While code requirements can define what must be incorporated into an installation to keep people safe, actions of the individuals utilizing EV chargers also weighs heavily on safety. In May, during National Electrical Safety Month, the Electrical Safety Foundation International (ESFi) highlighted EVs as part of its “Energy Resilience” theme and offered some safety tips for EV charger users. First, it is recommended that the newly purchased EV charging equipment has been tested and listed by a nationally recognized testing laboratory, such as UL or Intertek. It is also necessary to ensure the charger is installed by a qualified electrician who performs the installation based on NEC requirements. Additionally, it is important to be sure all charging of an electric vehicle is done in accordance with the charging equipment instructions. Look for physical damage to equipment, such as wear or damage to the charging cord or plugs. Pay special attention to public EV chargers where there is a high level of usage by multiple handlers, where excessive wear may take place faster than with private EV chargers at a home or business. Never use an EV charging cord that appears to be damaged or is showing exposed wiring.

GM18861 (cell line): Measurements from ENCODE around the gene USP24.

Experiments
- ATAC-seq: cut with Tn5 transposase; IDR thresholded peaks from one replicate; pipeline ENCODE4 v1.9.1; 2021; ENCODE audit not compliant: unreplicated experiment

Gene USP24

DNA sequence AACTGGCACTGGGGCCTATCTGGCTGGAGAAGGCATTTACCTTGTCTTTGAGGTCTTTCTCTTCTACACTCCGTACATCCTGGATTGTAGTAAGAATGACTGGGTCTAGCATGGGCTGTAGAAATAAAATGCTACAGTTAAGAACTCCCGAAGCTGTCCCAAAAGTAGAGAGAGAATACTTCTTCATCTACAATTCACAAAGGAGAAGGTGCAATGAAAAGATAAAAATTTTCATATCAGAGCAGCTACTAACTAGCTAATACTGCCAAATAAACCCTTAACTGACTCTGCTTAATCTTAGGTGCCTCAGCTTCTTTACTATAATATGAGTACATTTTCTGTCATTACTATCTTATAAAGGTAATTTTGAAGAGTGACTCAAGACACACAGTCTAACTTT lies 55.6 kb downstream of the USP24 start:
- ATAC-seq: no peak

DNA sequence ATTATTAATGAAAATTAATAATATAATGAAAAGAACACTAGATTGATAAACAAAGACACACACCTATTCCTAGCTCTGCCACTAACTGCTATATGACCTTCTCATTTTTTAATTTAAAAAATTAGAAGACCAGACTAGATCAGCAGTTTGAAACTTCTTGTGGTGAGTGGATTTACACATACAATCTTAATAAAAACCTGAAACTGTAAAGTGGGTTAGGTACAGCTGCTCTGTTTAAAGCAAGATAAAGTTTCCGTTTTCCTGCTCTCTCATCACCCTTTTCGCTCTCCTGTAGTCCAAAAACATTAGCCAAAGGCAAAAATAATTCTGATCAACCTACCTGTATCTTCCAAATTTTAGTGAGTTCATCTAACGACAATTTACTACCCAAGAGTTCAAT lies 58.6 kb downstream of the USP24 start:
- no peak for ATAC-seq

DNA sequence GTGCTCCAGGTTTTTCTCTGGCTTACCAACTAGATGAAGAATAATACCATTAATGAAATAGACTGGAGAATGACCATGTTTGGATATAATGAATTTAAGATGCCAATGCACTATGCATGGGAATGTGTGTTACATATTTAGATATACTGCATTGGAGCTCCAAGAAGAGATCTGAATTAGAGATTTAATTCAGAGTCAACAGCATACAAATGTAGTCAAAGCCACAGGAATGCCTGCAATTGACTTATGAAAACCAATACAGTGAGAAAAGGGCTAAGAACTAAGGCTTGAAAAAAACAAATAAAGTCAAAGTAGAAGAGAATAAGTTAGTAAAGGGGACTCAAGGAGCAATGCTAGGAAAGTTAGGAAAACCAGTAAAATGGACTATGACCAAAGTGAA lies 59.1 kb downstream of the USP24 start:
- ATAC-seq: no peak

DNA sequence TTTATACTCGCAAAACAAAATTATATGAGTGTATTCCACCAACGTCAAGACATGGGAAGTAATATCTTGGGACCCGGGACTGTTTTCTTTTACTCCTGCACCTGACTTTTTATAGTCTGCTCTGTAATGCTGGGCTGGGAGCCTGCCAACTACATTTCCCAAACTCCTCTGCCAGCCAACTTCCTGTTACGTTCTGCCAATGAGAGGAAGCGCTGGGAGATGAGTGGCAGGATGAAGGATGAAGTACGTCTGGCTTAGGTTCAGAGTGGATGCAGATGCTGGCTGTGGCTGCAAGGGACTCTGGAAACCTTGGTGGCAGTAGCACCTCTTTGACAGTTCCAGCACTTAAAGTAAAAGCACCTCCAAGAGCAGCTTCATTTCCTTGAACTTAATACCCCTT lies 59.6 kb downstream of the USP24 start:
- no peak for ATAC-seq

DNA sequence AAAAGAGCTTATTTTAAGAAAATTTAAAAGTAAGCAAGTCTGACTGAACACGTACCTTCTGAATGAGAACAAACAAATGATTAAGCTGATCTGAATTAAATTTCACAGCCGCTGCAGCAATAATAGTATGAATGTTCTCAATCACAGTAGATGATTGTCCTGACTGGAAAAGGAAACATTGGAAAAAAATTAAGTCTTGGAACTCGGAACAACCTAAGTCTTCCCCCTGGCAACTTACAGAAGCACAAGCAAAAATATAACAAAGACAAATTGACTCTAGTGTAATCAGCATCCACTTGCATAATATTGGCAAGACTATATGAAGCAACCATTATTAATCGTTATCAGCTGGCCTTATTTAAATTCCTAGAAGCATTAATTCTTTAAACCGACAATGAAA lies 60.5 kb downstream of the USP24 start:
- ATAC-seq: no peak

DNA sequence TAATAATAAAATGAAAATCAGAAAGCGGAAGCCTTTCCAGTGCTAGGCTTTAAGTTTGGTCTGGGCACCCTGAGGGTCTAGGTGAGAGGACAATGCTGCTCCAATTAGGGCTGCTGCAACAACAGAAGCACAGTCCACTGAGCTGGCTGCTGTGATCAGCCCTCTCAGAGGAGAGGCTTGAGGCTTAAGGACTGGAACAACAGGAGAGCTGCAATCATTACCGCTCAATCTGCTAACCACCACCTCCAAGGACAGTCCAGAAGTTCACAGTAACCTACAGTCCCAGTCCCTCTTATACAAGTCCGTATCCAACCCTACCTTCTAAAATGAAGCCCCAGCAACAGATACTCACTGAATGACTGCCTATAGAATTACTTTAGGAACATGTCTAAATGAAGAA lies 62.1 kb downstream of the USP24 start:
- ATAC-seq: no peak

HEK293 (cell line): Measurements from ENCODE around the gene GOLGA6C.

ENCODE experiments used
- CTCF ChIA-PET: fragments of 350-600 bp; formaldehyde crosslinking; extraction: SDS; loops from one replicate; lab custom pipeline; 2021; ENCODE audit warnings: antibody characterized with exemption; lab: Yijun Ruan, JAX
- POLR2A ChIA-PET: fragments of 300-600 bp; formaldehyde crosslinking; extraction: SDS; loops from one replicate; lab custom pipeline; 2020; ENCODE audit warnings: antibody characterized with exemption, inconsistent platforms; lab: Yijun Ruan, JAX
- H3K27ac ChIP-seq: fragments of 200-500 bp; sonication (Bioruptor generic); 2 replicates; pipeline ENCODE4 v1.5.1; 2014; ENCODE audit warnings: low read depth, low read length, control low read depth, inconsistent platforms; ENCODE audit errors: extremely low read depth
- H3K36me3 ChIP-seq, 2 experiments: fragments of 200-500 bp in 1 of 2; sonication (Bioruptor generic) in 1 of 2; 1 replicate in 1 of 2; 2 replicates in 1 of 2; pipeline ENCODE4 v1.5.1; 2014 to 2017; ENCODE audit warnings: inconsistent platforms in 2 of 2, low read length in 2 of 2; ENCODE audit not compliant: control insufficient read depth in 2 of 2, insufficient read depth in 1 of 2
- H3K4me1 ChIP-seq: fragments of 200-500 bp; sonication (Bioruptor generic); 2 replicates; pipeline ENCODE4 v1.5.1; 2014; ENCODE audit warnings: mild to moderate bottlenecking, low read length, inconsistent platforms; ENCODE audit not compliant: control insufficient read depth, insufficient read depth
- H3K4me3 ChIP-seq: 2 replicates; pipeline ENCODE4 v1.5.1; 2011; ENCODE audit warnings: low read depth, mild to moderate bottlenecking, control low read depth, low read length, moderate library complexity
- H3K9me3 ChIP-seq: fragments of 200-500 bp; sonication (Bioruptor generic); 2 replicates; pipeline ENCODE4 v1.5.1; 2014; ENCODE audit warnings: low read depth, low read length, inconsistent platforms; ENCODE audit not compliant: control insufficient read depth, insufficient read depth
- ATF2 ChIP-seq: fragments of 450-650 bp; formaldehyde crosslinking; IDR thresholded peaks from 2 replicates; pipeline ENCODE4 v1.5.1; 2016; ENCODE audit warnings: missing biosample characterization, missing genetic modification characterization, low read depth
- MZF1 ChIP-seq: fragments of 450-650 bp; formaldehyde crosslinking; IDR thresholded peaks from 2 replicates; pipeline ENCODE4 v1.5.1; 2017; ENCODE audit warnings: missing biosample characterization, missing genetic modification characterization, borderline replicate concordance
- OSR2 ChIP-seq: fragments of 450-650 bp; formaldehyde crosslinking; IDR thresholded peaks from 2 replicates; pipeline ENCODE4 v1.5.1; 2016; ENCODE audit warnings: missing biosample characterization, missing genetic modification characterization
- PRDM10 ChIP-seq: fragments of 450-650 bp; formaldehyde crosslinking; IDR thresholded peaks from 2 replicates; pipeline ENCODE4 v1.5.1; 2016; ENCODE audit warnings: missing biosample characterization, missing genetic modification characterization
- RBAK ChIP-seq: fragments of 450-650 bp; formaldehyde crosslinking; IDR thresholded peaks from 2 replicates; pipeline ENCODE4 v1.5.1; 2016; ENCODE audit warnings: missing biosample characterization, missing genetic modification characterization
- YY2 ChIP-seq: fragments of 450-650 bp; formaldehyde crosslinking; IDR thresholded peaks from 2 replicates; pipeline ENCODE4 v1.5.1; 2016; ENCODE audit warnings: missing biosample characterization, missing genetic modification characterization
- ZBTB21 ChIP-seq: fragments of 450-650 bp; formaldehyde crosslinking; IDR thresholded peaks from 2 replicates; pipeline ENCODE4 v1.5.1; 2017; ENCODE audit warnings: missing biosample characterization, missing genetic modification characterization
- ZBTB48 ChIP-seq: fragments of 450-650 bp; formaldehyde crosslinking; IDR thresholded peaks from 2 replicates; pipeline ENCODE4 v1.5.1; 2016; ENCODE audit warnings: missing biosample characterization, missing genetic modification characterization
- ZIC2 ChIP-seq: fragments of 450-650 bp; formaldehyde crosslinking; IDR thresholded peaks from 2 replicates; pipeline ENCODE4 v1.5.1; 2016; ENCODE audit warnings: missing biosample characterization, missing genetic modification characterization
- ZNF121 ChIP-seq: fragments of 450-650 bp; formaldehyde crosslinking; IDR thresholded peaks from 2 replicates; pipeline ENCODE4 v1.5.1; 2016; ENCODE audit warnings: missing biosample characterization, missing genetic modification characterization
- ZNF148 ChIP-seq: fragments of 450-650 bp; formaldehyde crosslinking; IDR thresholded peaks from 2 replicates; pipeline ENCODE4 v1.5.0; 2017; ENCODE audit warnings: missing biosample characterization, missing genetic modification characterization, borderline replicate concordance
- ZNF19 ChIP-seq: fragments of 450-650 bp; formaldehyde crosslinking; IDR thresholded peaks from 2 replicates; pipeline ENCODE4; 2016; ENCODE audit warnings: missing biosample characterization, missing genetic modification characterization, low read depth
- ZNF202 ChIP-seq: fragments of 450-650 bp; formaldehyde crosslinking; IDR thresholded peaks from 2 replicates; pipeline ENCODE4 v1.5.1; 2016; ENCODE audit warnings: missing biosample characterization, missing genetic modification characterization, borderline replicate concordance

As technology continues to advance, it is likely that EV charging will as well, in turn requiring a continued reevaluation of safety protocols. For example, in recent cycles the NEC has begun to incorporate interactive systems and bidirectional power where EVs themselves can be utilized to supply power to the premises wiring system. Wireless power transfer (WPT) has also been addressed within the NEC as a means of charging EVs. While wireless charging eliminates the need to plug in, which standard EV chargers require, it may pose additional safety concerns, such as the wireless interactivity between the charge station and the vehicle. Ongoing development of wireless-charging technology—such as the in-road wireless charging system currently being installed in Michigan—will likely require additional NEC modifications to ensure that these installations can be done safely.

Whatever roads EVs take us down moving forward, it remains paramount that we keep charging safety in the high-beams.

—Corey Hannahs is senior electrical content specialist at NFPA.